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The Early Bird Catches the Fish

by Aaron Jasper

Are you having trouble catching early-summer striped bass? Expert angler and tier Aaron Jasper tells us how to locate the fish and gives us the flies to catch them.

Fishing for early-season striped bass is a mystery for the majority of shore-bound anglers up and down the East Coast. With a little knowledge about geography, currents, the predominant bait-fish, and water temperature, enjoying catches of these wonderful game fish is easier than you might think.

In the late spring and early summer, striped bass migrate from their winter sanctuaries. Some fish spend the winter in tidal estuaries, but others go beyond the three-mile ocean line. In the late spring, they begin migrating as water temperatures warm and the photoperiod—the amount of daylight—increases.

During this early-season migration, the fish do not move as they do in the fall; there are no epic blitzes and fast fishing. The late-spring and early-summer migration builds slowly, but being in the right place at the right time can lead to some of the best fishing of your life.

The Importance of Geography and Water Temperature

Talking about the correct geography and fishing might sound overly simplistic. But so often, even in our everyday lives, we overlook the simplest things that can make the biggest differences.

Look at Google Earth maps of the eastern United States from North Carolina to Maine, and you’ll discover rivers and shallow water everywhere. Striped bass move into these places first. The bottoms of these shallow areas are generally a mixture of mud and sand. This allows the water to heat up quickly, which attracts both striped bass and baitfish.

I often hear fly fishermen say that late spring and early summer are a bait fisherman’s game, and I laugh. As soon as striped bass and baitfish are present, it’s everyone’s game. The real problem is that too many fly fishermen attempt to catch stripers in water that is much too deep, and they fail not because they lack the skill or don’t have the right tackle. They’re simply fishing in the wrong spots.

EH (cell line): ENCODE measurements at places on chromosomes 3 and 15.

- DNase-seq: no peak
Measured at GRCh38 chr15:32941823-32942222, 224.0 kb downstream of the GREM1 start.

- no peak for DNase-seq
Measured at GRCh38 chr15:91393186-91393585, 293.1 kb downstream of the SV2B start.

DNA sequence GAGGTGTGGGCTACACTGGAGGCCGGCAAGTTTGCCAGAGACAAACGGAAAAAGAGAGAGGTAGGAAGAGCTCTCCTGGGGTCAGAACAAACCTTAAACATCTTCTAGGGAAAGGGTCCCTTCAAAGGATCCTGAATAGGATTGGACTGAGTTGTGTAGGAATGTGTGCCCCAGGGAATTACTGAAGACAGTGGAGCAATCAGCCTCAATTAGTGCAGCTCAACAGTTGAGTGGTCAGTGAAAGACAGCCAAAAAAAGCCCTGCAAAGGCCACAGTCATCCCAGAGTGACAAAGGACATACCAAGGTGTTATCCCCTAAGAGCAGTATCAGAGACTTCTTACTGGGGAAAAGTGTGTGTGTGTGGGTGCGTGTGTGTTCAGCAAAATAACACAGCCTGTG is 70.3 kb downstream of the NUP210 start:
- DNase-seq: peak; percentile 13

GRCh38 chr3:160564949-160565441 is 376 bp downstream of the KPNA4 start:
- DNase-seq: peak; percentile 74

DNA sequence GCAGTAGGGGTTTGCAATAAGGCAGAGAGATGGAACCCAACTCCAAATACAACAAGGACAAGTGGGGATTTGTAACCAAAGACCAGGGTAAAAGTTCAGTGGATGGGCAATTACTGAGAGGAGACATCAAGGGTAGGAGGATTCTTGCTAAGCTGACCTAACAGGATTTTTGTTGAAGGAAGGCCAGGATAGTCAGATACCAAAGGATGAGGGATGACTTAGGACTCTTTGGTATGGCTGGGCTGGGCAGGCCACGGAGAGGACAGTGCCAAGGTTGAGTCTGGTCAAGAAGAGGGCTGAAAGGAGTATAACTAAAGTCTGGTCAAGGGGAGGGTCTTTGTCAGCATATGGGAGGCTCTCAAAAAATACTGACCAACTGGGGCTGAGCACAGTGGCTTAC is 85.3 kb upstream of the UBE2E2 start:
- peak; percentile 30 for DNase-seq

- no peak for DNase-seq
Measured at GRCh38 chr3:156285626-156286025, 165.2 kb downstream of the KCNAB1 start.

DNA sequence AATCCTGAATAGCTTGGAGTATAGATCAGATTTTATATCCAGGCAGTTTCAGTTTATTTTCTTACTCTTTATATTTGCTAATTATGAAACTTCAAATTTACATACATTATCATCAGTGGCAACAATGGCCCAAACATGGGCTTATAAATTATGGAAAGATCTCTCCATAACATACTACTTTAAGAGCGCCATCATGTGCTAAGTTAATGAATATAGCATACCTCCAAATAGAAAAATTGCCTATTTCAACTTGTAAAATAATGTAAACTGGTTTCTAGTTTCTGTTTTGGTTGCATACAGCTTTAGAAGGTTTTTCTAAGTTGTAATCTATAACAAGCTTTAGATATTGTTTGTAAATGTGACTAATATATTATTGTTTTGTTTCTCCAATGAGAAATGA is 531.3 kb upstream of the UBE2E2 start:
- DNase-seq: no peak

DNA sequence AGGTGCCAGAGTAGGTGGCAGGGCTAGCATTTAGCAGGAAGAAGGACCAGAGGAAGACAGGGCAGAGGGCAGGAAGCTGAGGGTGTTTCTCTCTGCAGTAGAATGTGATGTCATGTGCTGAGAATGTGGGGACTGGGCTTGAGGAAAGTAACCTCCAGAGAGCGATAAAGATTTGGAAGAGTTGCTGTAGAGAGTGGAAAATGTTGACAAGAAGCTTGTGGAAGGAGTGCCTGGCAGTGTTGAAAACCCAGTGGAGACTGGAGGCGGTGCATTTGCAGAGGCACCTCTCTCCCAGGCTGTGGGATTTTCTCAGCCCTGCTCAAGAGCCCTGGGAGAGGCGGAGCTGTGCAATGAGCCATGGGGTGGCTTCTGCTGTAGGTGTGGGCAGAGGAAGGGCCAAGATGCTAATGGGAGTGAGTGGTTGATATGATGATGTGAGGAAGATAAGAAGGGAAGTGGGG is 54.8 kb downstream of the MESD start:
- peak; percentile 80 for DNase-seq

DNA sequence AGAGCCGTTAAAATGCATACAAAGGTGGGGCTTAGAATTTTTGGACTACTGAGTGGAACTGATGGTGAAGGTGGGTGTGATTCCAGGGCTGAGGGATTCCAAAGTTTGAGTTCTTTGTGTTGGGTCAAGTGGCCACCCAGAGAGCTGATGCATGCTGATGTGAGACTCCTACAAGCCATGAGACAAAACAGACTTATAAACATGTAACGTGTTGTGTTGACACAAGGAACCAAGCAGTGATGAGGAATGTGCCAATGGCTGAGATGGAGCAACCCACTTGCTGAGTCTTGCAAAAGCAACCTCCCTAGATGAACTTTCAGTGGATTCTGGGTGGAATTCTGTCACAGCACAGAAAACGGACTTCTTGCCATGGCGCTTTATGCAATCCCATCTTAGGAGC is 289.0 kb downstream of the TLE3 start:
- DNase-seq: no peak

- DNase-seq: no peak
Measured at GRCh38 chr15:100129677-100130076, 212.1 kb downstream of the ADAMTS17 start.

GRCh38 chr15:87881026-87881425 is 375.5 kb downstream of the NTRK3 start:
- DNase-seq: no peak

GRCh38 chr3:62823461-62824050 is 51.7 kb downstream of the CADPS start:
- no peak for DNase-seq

In late spring and early summer, look for striped bass in water that is about waist deep. That is where the water cracks the magical 50-degree Fahrenheit mark and the bass come in large schools to feed.

Once you find the right water at the correct temperature, you must have confidence that the fish will be there. Dump the “autumn blitz” mind-set; early-season fishing is much different. Don’t expect to see birds diving and schools of fish exploding in feeding frenzies at the surface. In the early season, it’s simply not that easy to find the fish. But, when you do locate the stripers, it can be as easy as fishing in the fall, and the best part is that there won’t be hordes of people on either side of you.

Look for Flowing Water

Just like trout living in a stream, striped bass love currents. Currents bring food to them. In late spring and early summer, look for stripers at nearly every inlet, estuary, river, and tidal outflow from North Carolina to Maine. The only difference is timing when you’ll find the fish.

In North Carolina, this takes place much earlier than it does in Maine. Keep in mind the “lay of the land” when fishing during the early season. The water in the shallows will move at some point, and that is where tides come into play.

During the late spring and early summer, an outgoing tide is usually the most productive. Since the water being warmed is generally farther inshore, look for spots where the tide flows out to meet the colder ocean or bay water. The ideal positions are where a shallow bay empties into a colder body of water. In New York, Jamaica Bay is a prime example of such a location. All along New Jersey’s Raritan Bay, the shoreline contains more tidal inflows than you could count and is an early-season hot spot. Both these excellent fisheries are located within sight of New York City.

The Connecticut, northern Long Island, and Rhode Island coastlines are filled with numerous saltwater ponds, as well as rivers and large bays. All these smaller bodies of water flow into Long Island Sound. Look for the first bass of the season where the warmer flowing water meets the colder water in the sound. When these scenarios set up correctly, striped bass will be closer to shore and easier for fly fishermen to access than at any other time of year.

More on Water Temperature

As we have discussed, look for early-season stripers where the water in large tidal flats warms in the sun. Water temperature is more important when angling for striped bass than when trout fishing.

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